I wrinkled my brow the first time I heard grandma say that granddad liked to ride his hobbyhorse when he had a bee in his bonnet. And I’m certain my bovine stare was a dead giveaway that I found it troubling to imagine him wearing anything but a felt fedora while riding a horse named Hobby. Years later, after I had lots of time to remember, I figured out what she meant.

When granddad returned from town, he almost always got out of the truck mumbling. But he’d stop when he came in the house. He’d get quiet, sit in his chair and look out the window until he couldn’t stand it anymore. Then he’d motion with his head for me to follow him down to the barn, or over to the garden. And when we were far enough away from the house that grandma couldn’t hear us, he’d commence to riding his hobbyhorse.

“Doug, has the whole world gone mad?”

That was his favorite question, but I knew it wasn’t a question, and I knew he didn’t want an answer. It was like the flickering lights at a Broadway play. It was a signal to be quiet and listen.

“We ignore our children, while they isolate themselves from the family. Then we send ‘em to some therapist, who doesn’t know shit from Shinola about membership in a family and community.”

I can see him in my mind’s eye, pacing back and forth, with his palms turned up like he was pleading with someone.

“Hell, we stand in line for the latest piece of gadgetry that will keep us titillated and distracted then we wonder why we feel so lonely.”

I knew that granddad was talking about the families who bought their kids televisions and video games. I’d heard him say that flashing images would be the end of storytelling and remembering. While he never said the exact words, I knew that anything that threatened the community’s storytelling and remembering was anathema and should be sent straight to hell.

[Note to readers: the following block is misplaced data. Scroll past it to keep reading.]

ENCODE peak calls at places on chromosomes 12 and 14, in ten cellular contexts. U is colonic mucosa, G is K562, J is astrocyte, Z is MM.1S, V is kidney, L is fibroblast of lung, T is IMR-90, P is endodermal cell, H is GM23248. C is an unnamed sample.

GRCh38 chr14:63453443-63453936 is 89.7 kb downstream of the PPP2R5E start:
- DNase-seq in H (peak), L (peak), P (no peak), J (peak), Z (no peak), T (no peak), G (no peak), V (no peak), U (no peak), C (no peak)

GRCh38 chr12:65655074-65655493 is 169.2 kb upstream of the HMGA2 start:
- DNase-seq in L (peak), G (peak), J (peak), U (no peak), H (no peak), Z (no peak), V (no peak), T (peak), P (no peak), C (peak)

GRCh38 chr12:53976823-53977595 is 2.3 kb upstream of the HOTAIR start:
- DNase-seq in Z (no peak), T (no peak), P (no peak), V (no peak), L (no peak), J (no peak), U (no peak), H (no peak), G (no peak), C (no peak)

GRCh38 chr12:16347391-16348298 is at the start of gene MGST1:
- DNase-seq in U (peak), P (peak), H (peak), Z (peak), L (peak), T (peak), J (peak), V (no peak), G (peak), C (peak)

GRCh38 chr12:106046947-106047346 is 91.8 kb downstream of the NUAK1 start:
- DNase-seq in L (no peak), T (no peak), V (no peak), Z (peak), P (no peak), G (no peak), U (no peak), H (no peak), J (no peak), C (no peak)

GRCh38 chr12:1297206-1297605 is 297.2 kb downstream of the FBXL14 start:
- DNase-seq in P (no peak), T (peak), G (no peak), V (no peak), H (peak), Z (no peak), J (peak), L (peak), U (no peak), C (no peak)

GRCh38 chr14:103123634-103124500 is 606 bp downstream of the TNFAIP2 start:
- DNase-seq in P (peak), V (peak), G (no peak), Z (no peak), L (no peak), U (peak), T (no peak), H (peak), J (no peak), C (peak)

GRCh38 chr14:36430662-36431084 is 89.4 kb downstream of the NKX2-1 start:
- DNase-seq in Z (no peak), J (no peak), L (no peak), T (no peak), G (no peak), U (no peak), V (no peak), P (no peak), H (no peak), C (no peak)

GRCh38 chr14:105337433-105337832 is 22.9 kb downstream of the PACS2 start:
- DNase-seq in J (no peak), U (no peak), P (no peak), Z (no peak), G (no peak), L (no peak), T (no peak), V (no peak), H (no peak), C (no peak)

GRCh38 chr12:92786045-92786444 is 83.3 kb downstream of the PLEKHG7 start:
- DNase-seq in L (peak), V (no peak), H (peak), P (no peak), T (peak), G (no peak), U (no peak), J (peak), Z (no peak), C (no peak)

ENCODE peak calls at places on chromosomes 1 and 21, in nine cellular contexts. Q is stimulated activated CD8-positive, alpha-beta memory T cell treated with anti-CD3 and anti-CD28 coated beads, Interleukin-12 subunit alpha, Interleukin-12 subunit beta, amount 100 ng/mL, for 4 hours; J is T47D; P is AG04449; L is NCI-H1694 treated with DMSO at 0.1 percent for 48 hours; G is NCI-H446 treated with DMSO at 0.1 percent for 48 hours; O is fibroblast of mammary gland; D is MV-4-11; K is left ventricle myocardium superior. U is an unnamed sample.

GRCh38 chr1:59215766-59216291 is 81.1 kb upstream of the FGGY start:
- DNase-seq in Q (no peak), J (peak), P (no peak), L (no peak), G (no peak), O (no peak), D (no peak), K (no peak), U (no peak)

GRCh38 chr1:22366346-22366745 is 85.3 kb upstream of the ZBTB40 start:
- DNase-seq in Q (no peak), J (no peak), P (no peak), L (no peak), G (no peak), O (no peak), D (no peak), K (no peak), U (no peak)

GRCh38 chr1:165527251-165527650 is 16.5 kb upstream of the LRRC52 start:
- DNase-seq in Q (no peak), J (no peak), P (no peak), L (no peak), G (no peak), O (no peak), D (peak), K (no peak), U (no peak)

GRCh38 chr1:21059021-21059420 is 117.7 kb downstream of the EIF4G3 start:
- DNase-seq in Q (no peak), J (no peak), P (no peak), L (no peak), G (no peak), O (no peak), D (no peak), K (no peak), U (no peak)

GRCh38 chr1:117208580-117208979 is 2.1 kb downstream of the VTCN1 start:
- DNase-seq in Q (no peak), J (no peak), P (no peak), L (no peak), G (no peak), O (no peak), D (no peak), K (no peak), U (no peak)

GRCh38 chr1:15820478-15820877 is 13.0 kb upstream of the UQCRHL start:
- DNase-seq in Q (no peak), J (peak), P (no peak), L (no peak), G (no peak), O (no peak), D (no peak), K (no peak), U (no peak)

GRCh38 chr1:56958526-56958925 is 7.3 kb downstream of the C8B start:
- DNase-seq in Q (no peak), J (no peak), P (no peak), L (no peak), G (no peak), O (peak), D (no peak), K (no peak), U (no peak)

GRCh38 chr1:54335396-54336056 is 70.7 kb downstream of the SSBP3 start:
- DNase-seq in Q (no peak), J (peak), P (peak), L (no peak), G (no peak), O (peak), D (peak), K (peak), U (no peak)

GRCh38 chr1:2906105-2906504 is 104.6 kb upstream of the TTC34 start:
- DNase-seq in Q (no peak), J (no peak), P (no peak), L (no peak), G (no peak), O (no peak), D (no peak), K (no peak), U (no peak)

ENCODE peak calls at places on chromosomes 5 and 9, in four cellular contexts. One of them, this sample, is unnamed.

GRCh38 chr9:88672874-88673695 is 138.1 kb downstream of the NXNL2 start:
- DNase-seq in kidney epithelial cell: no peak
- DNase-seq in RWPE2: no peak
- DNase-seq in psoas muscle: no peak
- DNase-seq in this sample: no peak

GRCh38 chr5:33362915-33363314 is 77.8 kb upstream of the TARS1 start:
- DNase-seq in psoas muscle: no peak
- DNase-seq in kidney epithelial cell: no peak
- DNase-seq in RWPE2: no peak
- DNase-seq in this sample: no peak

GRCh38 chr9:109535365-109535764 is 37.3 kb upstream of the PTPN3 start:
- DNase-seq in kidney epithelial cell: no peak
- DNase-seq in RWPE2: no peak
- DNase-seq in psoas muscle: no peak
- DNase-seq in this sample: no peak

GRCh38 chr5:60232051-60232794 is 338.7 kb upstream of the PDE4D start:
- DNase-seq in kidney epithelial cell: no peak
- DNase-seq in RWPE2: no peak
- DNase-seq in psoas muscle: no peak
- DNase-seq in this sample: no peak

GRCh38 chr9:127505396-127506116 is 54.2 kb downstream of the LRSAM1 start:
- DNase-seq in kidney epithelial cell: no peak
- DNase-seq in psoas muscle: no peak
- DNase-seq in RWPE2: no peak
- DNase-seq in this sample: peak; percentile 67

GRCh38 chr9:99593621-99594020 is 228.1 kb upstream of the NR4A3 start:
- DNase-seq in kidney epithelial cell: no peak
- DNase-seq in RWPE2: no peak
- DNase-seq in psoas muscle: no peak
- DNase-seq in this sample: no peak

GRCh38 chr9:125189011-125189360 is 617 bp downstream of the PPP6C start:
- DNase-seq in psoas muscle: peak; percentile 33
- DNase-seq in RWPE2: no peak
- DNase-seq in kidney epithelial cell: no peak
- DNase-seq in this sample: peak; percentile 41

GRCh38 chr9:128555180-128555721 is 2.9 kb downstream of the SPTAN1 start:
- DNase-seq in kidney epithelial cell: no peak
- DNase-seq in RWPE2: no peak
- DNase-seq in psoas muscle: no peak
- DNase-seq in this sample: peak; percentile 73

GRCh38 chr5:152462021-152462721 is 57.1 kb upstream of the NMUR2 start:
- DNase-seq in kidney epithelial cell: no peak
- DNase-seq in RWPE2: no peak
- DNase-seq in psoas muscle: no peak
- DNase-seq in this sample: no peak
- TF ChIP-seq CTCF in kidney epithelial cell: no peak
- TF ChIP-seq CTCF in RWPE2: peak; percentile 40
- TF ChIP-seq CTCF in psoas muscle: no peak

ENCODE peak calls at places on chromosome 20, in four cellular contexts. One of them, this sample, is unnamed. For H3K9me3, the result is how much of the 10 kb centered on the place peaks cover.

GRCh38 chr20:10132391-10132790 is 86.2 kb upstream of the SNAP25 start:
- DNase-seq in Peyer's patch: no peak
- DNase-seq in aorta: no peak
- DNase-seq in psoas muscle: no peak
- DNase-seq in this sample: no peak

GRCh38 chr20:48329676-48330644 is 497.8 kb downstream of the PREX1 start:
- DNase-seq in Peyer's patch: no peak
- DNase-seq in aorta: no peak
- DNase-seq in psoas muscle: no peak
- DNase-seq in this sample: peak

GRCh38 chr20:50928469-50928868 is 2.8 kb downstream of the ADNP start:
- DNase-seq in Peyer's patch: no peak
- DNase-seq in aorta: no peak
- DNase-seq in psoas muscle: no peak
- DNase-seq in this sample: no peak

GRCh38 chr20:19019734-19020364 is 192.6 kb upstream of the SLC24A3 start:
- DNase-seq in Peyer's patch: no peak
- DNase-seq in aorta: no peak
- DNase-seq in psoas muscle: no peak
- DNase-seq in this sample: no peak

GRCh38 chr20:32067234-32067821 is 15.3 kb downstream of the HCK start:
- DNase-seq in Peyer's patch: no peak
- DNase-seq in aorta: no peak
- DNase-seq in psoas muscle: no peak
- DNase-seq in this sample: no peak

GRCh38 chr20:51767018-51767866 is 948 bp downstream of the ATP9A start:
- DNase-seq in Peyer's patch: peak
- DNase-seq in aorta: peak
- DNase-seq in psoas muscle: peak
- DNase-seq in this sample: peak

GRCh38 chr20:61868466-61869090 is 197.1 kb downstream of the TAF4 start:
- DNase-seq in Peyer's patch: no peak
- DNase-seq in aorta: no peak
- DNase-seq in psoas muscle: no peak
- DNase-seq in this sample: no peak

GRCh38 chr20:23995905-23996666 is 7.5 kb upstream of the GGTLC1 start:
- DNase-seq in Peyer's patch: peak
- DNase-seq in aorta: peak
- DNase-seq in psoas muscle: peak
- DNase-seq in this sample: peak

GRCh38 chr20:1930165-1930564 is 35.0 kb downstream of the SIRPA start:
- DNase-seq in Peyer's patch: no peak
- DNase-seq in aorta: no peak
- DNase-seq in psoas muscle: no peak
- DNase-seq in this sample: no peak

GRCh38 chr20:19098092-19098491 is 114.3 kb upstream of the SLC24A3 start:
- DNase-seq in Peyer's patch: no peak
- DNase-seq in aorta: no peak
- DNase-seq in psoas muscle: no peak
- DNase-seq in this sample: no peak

Once, when I was twelve years old we drove to town to buy feed. In the parking lot of the feed-store was a salesman standing on a big green combine, waving his hands and talking in sing-song fashion, like a preacher. He was telling a handful of our neighbors that they could do more and get more if they would go into debt and buy a combine. I knew granddad didn’t like it. His jaws were tight and he was mumbling. Any hopes I had of granddad not making a scene vanished when the salesman said we needed to plant “fence-to-fence.” The vein in granddad’s forehead turned the size of a small garden hose, and he did something I’d never heard him do – yell.

“I know how my draft horses affect my farm, but I have no idea how your goddamn machine will.” It got really quiet, and some men turned around to look at him, while others shuffled their feet and looked at the ground. The men respected my granddad. They knew he was a thought-filled man, who saw the unforeseen consequences that others missed when they were looking for money.

The salesman smiled a big toothy grin and said, “Hello friend . . .”  But that’s as far he got, cause my granddad moved his chaw from one cheek to the other, pursed his lips, and leaned forward to spit tobacco juice on the combine. No one said a word when he turned and got into the truck. The sound of the revving motor was my cue to get in and be quiet.

We rode in silence except for granddad’s mumbling. He was saying something about “remembering,” “storytelling”  and “neighbors.” I didn’t understand what it meant until years later. He was gone and I took my boys to see my grandma.

During the visit she began to speak of my granddad and things past. She pulled a fat album of pictures off the shelf near her chair and showed us a faded photo of men and boys standing around a wagon loaded with hay. They were neighbors, members of one another, who had lived in a world that was now lost. They were storytellers, who lived a common life and came together for barn raisings, hog butcherings, and hay harvesting, because it was what they knew, it what they had always done.

Young eyes searched the picture. “Daddy! That’s you!” My oldest pointed to a skinny kid standing among the men. It was then that I understood why my grandfather was upset, why he paced back and forth, pleading with his palms up. The loss of local memory was as clear to him as that combine in the feed store parking lot. He knew that we would lose more than topsoil if we tried to exceed the natural limits imposed by God and the land. But in my moment of knowing, I felt a dim surge of hope. Two boys were sitting at the feet of their great-grandmother to hear her remember.

Doug Sangster lives with his wife in Houston Texas.


Local Culture
Local Culture
Local Culture
Local Culture